At a hearing, the administrative law judge may rule that you deserve restitution, but DMV cannot force a shop to pay you. You may take a claim for financial restitution to small claims court. Most disputes about auto repairs are handled by small claims court.
Do I Have the Right to Sue For Negligence?
When we discuss suing for negligence, it is usually regarding a significant personal injury someone has suffered because of another individual’s or business’s actions or failure to act. For example, if you were injured in a car accident because your vehicle’s brakes failed, you would have the basis of a lawsuit if you could demonstrate the mechanic who recently worked on your brakes did something that caused them to fail.
A personal injury lawsuit requires four basic elements:
- A duty of care. A mechanic, garage, service center is legally obligated to provide competent repair and maintenance services if it offers such services to the public.
- A breach of duty. The service provider failed to provide competent repair or maintenance.
- Damages. You have been injured physically, psychologically, and/or financially in a car accident.
- Proximate cause. The service provider’s breach of duty was the direct cause of your injuries and financial losses.
Under New York law, if the accident caused severe injuries, you may be entitled to file a personal injury lawsuit and seek compensation for:
- Medical expenses
- Lost income (due to injuries)
- Property damage repair
- Pain and suffering
- Emotional distress
- Loss of enjoyment of life
- Scarring or permanent loss of limb
- Punitive damages (for particularly egregious behavior, i.e., fraud).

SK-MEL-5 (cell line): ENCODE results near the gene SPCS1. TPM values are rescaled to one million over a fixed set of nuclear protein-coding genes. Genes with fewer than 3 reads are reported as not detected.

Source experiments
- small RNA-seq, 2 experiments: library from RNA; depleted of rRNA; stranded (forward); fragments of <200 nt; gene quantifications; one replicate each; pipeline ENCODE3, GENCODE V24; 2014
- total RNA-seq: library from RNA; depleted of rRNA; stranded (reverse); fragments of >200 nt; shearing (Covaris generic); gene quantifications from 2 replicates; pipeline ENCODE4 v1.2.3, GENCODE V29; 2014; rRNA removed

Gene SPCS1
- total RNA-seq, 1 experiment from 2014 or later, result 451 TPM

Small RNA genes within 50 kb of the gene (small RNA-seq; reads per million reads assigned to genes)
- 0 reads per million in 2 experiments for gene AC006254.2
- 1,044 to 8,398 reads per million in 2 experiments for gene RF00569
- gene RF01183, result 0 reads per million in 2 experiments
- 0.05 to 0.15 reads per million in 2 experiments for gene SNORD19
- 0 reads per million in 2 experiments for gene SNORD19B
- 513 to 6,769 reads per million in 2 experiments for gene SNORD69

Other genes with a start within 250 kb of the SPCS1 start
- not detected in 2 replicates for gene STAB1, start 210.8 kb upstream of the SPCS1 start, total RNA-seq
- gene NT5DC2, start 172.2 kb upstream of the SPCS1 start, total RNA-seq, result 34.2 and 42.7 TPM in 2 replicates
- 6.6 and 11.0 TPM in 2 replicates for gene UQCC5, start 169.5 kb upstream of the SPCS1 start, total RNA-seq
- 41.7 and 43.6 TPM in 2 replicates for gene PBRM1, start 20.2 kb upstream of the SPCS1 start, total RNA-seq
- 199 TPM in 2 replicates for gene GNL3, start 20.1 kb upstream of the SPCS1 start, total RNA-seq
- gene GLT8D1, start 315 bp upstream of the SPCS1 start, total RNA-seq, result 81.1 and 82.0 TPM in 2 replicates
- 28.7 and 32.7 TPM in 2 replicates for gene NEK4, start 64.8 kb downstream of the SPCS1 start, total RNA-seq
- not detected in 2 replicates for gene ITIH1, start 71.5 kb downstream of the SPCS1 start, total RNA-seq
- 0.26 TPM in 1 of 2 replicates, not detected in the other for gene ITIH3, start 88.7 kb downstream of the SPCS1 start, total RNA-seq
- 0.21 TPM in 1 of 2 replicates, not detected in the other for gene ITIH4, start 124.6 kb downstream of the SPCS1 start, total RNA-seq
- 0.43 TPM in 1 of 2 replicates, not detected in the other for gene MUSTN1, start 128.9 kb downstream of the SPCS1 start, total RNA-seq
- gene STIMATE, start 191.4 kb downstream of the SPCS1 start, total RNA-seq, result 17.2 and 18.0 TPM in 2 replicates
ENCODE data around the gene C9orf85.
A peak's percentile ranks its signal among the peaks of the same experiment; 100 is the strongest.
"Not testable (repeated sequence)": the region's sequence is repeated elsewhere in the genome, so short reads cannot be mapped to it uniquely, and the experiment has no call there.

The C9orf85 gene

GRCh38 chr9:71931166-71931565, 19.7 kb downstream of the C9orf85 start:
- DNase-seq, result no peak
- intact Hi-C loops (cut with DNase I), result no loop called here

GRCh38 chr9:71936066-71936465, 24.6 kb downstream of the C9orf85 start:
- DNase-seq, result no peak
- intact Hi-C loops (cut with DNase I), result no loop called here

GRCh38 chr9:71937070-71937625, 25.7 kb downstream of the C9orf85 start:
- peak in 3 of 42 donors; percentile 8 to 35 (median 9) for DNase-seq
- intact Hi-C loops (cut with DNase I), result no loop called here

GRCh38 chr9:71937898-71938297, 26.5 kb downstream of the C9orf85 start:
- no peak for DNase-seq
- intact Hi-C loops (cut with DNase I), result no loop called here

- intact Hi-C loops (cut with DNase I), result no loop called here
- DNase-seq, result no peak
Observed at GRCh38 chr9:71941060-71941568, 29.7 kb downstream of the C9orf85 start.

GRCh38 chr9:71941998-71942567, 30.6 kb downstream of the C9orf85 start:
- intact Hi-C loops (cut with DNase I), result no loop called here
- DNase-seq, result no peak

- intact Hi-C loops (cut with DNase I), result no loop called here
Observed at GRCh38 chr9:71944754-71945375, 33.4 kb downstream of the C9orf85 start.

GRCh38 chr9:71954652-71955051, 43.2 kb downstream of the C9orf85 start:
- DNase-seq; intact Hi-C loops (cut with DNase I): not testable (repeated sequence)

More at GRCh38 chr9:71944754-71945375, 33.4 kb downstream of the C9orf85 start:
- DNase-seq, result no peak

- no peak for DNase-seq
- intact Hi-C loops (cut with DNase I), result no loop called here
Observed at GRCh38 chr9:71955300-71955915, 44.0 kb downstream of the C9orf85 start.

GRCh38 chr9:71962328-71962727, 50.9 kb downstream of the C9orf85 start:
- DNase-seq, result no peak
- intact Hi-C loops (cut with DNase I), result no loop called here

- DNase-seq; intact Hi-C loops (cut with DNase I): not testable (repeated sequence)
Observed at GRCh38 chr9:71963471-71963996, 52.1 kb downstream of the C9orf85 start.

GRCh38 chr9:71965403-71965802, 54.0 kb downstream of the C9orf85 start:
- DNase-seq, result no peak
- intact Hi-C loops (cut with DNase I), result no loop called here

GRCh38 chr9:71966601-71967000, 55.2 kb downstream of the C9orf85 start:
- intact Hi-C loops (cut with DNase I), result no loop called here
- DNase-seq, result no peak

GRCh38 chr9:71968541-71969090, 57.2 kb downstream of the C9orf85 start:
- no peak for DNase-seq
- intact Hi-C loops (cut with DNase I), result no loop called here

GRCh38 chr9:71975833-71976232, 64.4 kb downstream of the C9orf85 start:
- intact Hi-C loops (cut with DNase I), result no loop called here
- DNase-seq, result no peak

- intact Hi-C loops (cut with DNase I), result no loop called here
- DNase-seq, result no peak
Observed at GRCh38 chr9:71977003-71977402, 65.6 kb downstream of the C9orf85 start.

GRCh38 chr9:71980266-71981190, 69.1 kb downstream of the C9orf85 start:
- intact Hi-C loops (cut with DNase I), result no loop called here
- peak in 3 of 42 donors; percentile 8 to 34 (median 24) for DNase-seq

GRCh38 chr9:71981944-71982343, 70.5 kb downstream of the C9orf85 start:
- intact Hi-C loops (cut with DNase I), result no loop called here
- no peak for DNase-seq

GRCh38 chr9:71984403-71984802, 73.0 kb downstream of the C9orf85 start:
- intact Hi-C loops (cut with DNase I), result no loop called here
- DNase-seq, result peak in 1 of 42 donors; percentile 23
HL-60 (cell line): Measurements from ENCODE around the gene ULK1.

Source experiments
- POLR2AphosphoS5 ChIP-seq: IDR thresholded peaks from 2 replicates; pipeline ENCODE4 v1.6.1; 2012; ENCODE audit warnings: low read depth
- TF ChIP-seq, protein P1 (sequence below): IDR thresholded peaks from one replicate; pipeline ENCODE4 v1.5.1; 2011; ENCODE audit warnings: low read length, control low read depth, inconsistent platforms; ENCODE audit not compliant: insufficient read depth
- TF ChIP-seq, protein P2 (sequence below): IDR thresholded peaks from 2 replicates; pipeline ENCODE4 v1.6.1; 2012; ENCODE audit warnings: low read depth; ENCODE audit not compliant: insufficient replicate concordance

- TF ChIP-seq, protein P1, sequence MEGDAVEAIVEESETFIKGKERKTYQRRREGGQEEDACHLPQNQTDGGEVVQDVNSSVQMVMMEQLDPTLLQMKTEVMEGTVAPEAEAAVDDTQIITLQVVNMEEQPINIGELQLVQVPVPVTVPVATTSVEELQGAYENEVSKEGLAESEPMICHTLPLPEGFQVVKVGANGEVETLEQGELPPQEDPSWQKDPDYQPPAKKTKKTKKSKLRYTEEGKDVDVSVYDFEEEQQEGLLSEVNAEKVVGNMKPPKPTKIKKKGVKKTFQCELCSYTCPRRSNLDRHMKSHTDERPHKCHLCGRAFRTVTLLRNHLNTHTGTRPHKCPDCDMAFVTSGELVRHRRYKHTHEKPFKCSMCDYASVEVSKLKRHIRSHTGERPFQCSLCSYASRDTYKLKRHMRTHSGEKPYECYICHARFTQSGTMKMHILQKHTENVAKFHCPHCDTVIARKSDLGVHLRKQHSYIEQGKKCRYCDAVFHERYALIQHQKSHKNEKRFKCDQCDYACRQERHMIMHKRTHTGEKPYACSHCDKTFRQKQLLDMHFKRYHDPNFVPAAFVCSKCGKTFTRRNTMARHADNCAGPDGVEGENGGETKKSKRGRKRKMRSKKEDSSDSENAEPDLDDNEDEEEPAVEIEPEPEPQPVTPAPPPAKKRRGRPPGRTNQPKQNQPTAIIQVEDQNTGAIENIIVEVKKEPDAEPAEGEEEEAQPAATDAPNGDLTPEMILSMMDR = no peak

How Can I Prove That a Repair Shop Was Negligent?
Your personal injury lawsuit against a repair shop would have to demonstrate to the court’s satisfaction that the repair shop’s faulty repairs led to your car accident and injuries.
The documents from repair work on your vehicle would establish the fact of the work and a relationship that established a duty of care. You would then need to show that the repair work was faulty and was the cause of your injuries.
In a car accident, various evidence may show the failure of a car part or system led to the accident. For example, brake failure might be shown by:
- Data from the vehicle’s “black box” event data recorder, which shows brakes engaged just before a crash and disengaged acceleration but no corresponding reduction in speed
- Lack of skid marks (from braking) at the crash scene
- Excessive vehicle damage and severe injures indicative of a vehicle’s high speed
In some cases, accident reconstruction specialists might be called upon to determine how a car accident occurred.
Then, your claim would also show the costs and losses you have suffered because of your injuries.
Initially, you would make your claim to the business or individual businessperson, who would likely deny responsibility, at least at first. Our attorneys would gather evidence of your significant injuries and losses and submit a demand letter to the auto repair shop’s insurance carrier seeking compensation to cover your losses.
At this point, our attorneys would try to negotiate with the insurer to reach a settlement. If the insurer refuses to settle, the next step would be to file a personal injury lawsuit and seek justice through the New York courts.
Contact a Queens Car Accident Attorney
If you have been seriously injured in a car accident that may have been caused by faulty car repairs, contact a car accident lawyer at The Tadchiev Law Firm, P.C., today. We can investigate the accident and handle all contact with insurers, including filing a lawsuit if necessary. We are strong advocates for car accident victims in Queens.
We charge no fees unless we recover compensation for you, and we offer a free case review to answer any questions you may have. Call us today or reach out online.